What’s in a name 

Why Samphire Hoe?
Here are some clues: lots of rock samphire, cliffs and a hoe, all right next to the sea…

A tale from Shakespeare in 1606

During the construction of the Channel Tunnel, the area was known as Shakespeare Cliff Lower Construction Platform. In 1994 at the time of the opening of commercial operations, a competition was organised by Eurotunnel and the Dover Express to find a new name for the newest part of England which was reclaimed from the sea. Hundreds of entries were received, from which the judges chose Samphire Hoe.

Gillian Janaway came up with the name which was selected. Having been an English teacher, she was familiar with Shakespeare’s King Lear.

"There is a cliff whose high and bending head looks fearfully in the confined deep… Halfway down hangs one that gathers samphire, dreadful trade!".
King Lear - Shakespeare

At the time that William Shakespeare was writing King Lear, he was said to have travelled regularly through Dover. It was his familiarity with the cliffs that may well have inspired his descriptions. To this day the first cliff on the West side of Dover is known as Shakespeare cliff.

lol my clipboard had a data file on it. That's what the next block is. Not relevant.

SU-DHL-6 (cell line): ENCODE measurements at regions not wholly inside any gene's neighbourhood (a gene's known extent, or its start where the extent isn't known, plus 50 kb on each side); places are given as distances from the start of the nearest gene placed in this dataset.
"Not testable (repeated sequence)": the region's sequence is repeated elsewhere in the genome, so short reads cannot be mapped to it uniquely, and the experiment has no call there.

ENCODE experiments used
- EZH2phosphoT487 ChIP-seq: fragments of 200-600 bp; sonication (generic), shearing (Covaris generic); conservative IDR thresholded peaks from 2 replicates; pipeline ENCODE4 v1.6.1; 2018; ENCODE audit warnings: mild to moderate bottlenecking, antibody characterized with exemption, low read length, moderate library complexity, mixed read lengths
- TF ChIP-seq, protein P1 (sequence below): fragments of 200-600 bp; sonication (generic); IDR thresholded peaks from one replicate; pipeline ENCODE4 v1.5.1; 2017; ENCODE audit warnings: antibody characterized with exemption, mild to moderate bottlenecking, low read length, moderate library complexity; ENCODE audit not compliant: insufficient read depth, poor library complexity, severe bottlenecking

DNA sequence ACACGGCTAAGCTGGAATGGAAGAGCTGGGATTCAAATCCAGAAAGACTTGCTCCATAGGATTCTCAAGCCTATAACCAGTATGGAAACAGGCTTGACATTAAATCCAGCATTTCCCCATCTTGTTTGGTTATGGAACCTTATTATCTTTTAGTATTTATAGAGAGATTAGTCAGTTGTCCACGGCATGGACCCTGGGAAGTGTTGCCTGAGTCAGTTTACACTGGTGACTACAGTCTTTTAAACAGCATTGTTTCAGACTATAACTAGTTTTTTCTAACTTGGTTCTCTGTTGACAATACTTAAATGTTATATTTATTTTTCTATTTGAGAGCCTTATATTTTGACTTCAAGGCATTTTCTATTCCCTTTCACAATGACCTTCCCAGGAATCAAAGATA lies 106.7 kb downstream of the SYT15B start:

Plant of the coast

Rock samphire was once collected from the cliffs. Its fleshy green leaves were picked in May and pickled in barrels of brine and sent to London, where it was served as a dish to accompany meat.
The samphire that is most often eaten today is marsh samphire also known as glasswort or salicornia; it grows on the upper edges of salt marshes.
It is unrelated to rock samphire, which grows on the eroding edges of the cliffs. Rock samphire seeds were sown onto the top edge of the sea wall at the Hoe, where the plant is now thriving.

Land near the sea

The 40-hectare site was reclaimed from the sea during the digging of the Channel Tunnel. A ‘Hoe’ is a piece of land which sticks out into the sea and this is exactly what Samphire Hoe is.

Samphire Hoe, more than a name!
A man-made park which is now a model of biodiversity visited each year by 100,000 people.